Technology Enabled Care

About the Work Area

The work streams focus on using simple technology to support more people to access care from home or closer to home.

It is part of the Scottish Government’s Digital Health and Care Division.

The work was originally commissioned by the Scottish Government’s Technology Enabled Care (TEC) Programme (2015 – 2023).

What the work area does

The TEC programme has a focus on several key areas, which are at various stages of majority including:

  • Connect Me – Remote Health Pathways uses simple technology and medical devices to enable individuals to share information about their health and wellbeing with health care professionals and/or automated monitoring services. This helps them to self-manage their condition or symptoms from home or wherever is convenient for them. In some situations, it also enables the transfer of information to help manage referrals, diagnosis, and treatment without the patient and health care professional always having to be in the same place or communicating together at the same time.
  • Digital Mental Health – the increased demand for mental health services is being supported through the expansion of digital services. This includes the delivery of digital therapies, rapid development of video-enabled therapy (via Near Me), and expansion of computerised Cognitive Behaviour Therapy.
  • Near Me Video Appointments  – provides an option to attend health, care, and other appointments via video call at home or wherever is convenient. The option to have a Near Me appointment is being rolled out across health, social care, housing, and the wider public and third sector.
  • Digital Social Care – are increasing their use of digital approaches across social care and social work, in both institutional and community settings.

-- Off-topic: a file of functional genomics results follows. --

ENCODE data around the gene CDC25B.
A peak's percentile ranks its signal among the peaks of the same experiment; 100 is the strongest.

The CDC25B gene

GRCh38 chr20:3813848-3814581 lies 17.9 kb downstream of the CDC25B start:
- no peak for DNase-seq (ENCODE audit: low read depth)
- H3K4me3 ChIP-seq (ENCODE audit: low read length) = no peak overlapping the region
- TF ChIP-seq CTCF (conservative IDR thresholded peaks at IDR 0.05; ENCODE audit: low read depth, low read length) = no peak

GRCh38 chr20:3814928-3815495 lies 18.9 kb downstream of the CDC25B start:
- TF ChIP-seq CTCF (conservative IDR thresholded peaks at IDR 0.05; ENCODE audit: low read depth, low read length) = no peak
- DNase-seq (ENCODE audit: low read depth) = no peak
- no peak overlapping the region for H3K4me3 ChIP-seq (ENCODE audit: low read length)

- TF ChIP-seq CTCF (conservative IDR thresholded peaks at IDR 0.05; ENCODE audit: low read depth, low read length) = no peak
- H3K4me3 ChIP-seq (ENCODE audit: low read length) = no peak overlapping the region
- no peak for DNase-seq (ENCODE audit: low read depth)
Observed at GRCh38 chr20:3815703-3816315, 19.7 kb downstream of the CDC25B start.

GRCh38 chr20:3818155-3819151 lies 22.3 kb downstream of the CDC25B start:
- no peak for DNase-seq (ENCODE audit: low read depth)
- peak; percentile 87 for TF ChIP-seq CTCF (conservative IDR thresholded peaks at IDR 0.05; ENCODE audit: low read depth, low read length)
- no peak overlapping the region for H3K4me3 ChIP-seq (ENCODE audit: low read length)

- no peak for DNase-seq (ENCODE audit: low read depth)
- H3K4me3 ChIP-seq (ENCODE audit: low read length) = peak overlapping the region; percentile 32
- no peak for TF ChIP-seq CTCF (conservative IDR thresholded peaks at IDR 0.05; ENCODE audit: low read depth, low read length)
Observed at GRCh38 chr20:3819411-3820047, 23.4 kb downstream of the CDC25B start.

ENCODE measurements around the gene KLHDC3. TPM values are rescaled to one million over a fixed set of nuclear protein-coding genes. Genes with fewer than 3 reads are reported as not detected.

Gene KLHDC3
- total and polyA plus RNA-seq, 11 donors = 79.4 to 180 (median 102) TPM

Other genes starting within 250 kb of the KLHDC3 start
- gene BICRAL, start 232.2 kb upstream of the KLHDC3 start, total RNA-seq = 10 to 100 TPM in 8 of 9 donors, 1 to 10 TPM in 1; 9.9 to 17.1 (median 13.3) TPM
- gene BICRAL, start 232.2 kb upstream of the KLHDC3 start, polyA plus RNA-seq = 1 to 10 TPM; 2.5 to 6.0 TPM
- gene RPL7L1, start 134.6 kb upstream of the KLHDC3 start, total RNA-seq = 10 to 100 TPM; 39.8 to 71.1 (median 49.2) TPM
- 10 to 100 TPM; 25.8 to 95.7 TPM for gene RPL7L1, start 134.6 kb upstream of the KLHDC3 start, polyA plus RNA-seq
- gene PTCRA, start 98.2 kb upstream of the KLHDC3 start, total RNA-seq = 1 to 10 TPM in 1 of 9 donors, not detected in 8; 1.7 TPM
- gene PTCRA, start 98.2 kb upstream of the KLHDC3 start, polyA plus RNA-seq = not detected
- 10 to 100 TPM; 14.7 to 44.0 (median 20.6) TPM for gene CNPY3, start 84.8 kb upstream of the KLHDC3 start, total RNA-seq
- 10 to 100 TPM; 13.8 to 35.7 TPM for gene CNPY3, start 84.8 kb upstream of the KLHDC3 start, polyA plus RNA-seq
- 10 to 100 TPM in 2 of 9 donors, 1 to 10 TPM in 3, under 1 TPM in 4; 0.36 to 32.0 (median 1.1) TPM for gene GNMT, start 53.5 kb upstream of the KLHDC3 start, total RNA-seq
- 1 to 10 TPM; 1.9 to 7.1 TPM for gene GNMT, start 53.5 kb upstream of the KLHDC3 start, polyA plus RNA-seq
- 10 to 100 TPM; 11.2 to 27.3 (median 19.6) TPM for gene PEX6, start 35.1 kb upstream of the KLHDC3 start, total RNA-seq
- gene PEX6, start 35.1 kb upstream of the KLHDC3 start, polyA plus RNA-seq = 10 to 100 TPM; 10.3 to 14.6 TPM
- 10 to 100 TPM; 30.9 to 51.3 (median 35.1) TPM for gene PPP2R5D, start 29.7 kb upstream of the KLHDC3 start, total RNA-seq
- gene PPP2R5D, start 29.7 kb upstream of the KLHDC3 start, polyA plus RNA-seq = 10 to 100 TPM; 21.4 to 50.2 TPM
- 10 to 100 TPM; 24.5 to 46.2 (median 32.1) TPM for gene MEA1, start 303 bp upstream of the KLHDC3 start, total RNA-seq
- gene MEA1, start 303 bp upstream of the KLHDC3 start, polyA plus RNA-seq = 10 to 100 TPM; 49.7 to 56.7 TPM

• Telecare – in partnership with the Local Government Digital Office and TEC in Housing, this workstream is providing leadership and support to drive transformation and innovation to deploy telecare services. This is being delivered in collaboration with telecare service providers, citizens, and other key stakeholders.
  • Transforming Local Systems – this Pathfinder Programme is adopting the Scottish Approach to Service Design. The aim is to help local partnerships to design preventative and (where appropriate) digitally enabled services, supports and self-management approaches with and for citizens.
  • Digital Inclusion – this programme aims to ensure that everyone has the opportunity to develop their digital skills and confidence, and can access an appropriate device and connectivity to do the things they want to do online. The new programme will focus on digital inclusion in Mental Health and Housing in partnership with the Scottish Council for Voluntary Organisations (SCVO) and Connecting Scotland.

Examples of work done

  • Connect Me – Remote Health Pathways – over 30,000 patients have used remote monitoring for hypertension with over half of Scotland’s GP practices engaged in our blood pressure scale-up project. Monitoring for symptoms and conditions including COVID-19, asthma, heart failure, and chronic obstructive, pulmonary disease are also available.
  • Digital Mental Health – 20 digital mental health treatments are available nationally, through referral and self-referral. These include treatments for depression, stress, anxiety, and sleep problems.
  • Near Me Video Appointments – 1.4 million video appointments have been undertaken across health, care, public, and third sectors services. Use was significantly increased during Covid-19.
  • Digital Social Care –  through the programme just under 2,000 digital tablets have been delivered to over 75% of Scottish Care Homes benefitting over 90% of Scotland’s care home residents. To support the role out there have been associated learning and training resources for staff and residents.
  • Telecare – supporting the imperative for telecare services to transition from using analogue to digital telephony by 2025. Other priorities include looking at areas of service re-design and transformation including using consumer technologies along with how appropriate use of data can help achieve better outcome for citizens.

Our work

The Digital Health and Care Division is involved in a wide range of work across health.

Our Strategy

Scotland’s refreshed Digital Health and Care Strategy was launched on 27 October 2021. A joint initiative between the Scottish Government and COSLA, it outlines approaches to improve the care and wellbeing of people in Scotland.